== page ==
The Washington Times’ omnipresent Potus Notes political and foreign policy blogger Jon Ward did a very nice write-up of some parts of a “blogger breakfast session” that I hosted this morning with Mark Schmitt, editor of The American Prospect. This morning’s topic focused on the state of Israel/Palestine “stuff” and broader Middle East dynamics and featured New America Foundation/Middle East Task Force co-directors Daniel Levy and Amjad Atallah.
This is a slice from Jon Ward’s good report:
[Daniel] Levy, a former Israeli government policy adviser, talked about Israel’s new foreign minister, Avigdor Lieberman, a hardliner’s hardliner on issues regarding compromise with the Palestinians.
Levy said that with Lieberman’s success in last month’s elections, which gave him the leverage to gain the foreign minister post in Prime Minister-designate Benjamin Netanyahu’s governing coalition, it’s “very difficult to pretend … it’s business as usual” in Israel.
“Lieberman chose to run a campaign of overt ugly pretty much no holds barred racism against Israeli’s arab citizens,” Levy said.
Lieberman received popular support from Israelis, he said, because “48 years of occupation has a brutalizing effect on a society.”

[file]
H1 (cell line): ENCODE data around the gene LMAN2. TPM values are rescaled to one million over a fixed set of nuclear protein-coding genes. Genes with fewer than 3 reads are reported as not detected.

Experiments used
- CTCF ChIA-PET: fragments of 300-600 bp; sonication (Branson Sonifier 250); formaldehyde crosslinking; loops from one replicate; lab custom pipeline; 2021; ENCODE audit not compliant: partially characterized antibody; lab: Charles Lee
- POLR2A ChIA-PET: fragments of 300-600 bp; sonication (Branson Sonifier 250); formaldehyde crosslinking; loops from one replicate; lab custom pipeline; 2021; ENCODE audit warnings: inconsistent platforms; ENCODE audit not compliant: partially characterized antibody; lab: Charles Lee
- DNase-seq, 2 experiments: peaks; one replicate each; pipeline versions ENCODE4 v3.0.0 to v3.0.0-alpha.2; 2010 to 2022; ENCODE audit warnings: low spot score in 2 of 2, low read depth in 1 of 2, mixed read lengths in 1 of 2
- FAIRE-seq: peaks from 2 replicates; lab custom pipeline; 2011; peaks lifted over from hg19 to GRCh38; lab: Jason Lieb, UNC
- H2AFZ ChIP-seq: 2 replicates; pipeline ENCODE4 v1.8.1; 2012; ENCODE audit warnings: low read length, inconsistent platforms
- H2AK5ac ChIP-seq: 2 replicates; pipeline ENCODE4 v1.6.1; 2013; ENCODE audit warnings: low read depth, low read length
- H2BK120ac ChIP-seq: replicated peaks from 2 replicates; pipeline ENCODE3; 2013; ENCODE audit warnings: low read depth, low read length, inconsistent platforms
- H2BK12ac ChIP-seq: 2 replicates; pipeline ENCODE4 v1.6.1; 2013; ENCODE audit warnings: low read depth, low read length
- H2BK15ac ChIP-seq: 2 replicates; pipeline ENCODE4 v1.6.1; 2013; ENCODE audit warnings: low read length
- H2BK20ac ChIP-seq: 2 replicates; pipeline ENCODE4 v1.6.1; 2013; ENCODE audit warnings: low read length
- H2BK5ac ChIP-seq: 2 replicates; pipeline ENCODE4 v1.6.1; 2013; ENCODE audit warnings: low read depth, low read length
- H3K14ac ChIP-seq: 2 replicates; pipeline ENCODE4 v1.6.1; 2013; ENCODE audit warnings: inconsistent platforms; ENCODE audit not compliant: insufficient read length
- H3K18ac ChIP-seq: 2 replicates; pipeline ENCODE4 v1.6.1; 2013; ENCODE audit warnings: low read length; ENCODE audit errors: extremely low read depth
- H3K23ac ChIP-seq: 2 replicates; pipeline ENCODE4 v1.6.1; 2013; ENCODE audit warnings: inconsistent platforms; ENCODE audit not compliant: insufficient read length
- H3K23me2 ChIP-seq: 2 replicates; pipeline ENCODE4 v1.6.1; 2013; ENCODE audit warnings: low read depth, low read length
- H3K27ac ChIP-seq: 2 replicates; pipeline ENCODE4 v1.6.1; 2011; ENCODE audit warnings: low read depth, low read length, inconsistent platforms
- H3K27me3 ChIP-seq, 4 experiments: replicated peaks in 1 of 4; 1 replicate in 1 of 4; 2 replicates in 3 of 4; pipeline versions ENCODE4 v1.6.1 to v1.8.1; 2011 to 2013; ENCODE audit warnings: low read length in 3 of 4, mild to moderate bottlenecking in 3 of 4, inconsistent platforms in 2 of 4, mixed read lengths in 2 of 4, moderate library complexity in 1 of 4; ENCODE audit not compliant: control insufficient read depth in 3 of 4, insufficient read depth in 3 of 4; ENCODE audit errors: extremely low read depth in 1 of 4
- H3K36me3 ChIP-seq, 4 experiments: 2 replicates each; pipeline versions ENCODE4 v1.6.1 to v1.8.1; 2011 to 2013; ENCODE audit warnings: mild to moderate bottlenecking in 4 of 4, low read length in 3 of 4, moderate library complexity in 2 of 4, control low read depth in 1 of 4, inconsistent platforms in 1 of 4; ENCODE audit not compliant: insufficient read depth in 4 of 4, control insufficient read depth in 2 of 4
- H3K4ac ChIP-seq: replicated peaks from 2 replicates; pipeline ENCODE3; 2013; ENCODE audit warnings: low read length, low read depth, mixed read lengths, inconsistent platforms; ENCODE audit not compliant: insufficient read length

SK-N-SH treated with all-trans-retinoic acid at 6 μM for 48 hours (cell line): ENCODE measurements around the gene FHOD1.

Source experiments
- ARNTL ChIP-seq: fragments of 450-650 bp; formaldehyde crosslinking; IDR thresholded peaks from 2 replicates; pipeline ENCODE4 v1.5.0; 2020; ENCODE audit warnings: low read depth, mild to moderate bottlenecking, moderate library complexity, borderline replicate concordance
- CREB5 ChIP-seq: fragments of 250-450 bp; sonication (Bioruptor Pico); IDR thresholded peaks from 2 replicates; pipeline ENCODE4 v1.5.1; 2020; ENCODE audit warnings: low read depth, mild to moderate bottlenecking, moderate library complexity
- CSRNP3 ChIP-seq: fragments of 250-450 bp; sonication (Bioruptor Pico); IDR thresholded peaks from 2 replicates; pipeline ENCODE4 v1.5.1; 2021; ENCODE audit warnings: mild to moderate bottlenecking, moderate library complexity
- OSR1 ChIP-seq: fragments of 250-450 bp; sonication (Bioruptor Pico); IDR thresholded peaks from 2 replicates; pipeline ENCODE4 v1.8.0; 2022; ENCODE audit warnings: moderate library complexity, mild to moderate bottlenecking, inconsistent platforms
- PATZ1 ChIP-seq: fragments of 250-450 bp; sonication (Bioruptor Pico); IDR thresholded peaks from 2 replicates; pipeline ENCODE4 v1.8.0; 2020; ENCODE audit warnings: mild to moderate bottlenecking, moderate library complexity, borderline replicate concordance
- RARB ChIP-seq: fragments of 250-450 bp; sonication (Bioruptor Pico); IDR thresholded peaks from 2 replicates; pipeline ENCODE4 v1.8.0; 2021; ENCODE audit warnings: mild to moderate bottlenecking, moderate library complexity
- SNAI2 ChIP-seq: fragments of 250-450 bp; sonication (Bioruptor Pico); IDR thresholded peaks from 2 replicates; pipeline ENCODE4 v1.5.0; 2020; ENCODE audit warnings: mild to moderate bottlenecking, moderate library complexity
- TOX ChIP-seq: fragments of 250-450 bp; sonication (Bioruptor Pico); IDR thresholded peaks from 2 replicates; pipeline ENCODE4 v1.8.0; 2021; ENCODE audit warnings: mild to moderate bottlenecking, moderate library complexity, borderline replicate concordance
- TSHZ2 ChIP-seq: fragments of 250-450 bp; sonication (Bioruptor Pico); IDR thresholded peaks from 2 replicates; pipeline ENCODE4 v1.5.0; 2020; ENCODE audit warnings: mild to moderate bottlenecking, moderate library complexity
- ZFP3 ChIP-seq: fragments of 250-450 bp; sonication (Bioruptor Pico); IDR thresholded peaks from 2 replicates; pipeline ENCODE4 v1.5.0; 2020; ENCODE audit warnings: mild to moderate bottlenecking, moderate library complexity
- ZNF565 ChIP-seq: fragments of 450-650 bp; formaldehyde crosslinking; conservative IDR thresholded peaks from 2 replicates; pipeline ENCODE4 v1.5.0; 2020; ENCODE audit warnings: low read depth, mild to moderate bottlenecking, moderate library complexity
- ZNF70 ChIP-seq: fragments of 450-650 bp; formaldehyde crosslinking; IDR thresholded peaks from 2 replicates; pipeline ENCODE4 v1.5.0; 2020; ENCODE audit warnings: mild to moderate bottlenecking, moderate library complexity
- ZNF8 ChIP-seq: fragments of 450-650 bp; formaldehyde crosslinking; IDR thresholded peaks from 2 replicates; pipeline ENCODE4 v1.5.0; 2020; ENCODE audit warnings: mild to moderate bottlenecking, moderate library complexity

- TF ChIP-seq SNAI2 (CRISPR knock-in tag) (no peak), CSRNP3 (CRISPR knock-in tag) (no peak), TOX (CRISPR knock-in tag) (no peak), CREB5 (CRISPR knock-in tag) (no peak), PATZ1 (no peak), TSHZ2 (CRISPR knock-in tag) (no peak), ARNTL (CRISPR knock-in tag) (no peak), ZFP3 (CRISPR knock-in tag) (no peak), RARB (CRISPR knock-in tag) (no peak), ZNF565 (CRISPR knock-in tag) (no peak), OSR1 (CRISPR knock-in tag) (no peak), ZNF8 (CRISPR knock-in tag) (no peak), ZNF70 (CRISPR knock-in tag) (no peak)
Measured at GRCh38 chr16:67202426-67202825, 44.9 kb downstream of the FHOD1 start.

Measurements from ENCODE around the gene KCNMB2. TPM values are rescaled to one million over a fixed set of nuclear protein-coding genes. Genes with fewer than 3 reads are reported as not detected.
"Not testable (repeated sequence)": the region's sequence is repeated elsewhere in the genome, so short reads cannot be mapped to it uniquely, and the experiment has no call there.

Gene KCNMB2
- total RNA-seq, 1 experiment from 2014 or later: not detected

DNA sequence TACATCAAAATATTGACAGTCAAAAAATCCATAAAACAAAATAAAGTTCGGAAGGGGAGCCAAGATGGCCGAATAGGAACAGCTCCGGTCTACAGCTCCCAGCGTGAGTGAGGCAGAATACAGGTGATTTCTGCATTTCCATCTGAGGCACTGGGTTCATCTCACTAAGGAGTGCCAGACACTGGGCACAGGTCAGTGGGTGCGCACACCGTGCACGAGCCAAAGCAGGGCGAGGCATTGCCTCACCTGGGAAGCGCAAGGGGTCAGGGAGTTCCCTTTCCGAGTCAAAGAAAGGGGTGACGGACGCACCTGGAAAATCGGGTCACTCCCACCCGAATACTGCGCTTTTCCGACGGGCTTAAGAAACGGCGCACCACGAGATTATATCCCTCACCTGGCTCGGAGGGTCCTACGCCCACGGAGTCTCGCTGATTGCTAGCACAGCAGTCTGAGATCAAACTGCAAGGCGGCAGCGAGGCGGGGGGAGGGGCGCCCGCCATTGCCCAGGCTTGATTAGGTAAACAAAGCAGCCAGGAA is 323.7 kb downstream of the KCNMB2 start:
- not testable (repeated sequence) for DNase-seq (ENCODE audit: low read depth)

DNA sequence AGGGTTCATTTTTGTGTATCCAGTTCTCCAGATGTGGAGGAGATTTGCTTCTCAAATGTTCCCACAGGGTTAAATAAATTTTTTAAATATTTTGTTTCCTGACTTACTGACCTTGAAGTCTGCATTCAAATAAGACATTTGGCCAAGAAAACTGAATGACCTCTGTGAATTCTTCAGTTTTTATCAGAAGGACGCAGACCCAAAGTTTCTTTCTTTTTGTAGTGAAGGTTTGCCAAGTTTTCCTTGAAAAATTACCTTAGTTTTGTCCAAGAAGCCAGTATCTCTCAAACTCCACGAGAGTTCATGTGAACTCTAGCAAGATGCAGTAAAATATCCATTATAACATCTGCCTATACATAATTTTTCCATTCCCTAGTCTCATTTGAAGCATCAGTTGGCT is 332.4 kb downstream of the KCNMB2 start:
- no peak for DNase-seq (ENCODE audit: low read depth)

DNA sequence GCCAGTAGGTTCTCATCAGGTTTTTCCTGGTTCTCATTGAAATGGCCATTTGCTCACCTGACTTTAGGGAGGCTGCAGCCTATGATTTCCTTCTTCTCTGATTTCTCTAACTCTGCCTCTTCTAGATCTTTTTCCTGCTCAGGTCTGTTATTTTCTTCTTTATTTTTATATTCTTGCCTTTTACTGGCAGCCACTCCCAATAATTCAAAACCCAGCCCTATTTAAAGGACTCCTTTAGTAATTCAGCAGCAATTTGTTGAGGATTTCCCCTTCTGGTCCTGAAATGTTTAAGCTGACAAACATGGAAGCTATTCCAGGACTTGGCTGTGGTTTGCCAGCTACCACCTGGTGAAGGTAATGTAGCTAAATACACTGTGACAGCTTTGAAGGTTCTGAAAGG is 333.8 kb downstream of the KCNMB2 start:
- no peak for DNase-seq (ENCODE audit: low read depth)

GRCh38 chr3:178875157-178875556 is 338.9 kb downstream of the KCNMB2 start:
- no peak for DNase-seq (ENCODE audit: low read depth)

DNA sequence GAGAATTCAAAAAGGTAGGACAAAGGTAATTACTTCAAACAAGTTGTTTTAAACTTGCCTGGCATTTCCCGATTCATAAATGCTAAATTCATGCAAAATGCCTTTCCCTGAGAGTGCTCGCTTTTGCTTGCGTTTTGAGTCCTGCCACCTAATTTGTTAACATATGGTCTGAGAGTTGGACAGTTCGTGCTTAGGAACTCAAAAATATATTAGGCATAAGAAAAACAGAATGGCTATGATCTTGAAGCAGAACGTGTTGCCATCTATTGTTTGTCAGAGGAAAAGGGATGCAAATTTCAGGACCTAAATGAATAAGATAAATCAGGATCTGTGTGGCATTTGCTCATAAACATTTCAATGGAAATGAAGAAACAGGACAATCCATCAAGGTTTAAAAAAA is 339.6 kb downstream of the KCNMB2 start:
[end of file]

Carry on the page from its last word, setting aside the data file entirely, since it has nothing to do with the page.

Lieberman, however, “sees himself as a future israeli leader,” Levy said, and is currently on a charm offensive to soften his image abroad. One obstacle to his ascent to prime minister, Levy said, is a perception among Israelis that “this former bouncer, which is what he is, thug, will never be accepted in the world.”
“He needs to show to Israelis, the world will accept me, the world will love me,” Levy said.
U.S. officials, meanwhile, need to meet with Israeli Arabs to send a message that they do not agree with mistreatment of this 20 percent minority, Levy said.
Atallah, who has advised the Palestinian Authority on peace negotiations, said that Israel will not work toward a two-state solution unless the Obama administration pressures them to do so, especially under the new government.
“We’ve made it easy for Israel to continue doing things it shouldn’t do,” Attallah said.
For example, he said, the U.S. has in the past made statements of disapproval about Israeli settlements that the Israelis have not taken seriously because the U.S. has not inflicted consequences for Israel’s continued construction of settlements in Palestinian territories.
“That’s an incentive for them to continue building settlements,” Attalah said.
There was a lot more to the discussion as well — particularly more on the possibility of the Ehud Barak-led Labor Party joining Netanyahu’s government which would leave Tzipi Livni as the de facto head of the Israeli peace movement.
Maybe Netanyahu will give Barack Obama some tips on his approach to a “team of rivals.”
— Steve Clemons